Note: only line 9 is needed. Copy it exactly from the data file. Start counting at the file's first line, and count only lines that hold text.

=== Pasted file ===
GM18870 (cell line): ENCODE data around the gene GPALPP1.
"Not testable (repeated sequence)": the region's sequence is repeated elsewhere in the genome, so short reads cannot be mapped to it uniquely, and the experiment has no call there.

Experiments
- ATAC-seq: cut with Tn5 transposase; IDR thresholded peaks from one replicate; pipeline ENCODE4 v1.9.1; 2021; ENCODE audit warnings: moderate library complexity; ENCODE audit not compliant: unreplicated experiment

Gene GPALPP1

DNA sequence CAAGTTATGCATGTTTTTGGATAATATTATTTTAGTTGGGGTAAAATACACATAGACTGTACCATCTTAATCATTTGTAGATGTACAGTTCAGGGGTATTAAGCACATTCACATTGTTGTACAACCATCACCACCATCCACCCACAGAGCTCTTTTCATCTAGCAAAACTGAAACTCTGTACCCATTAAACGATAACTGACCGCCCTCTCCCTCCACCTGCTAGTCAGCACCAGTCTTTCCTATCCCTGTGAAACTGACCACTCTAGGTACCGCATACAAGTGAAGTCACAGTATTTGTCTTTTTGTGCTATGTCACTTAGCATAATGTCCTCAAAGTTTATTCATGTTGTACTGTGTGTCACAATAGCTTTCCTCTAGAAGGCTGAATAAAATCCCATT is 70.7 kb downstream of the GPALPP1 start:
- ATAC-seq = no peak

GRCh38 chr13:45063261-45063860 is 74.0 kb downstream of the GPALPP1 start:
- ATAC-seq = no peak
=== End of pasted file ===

- ATAC-seq = no peak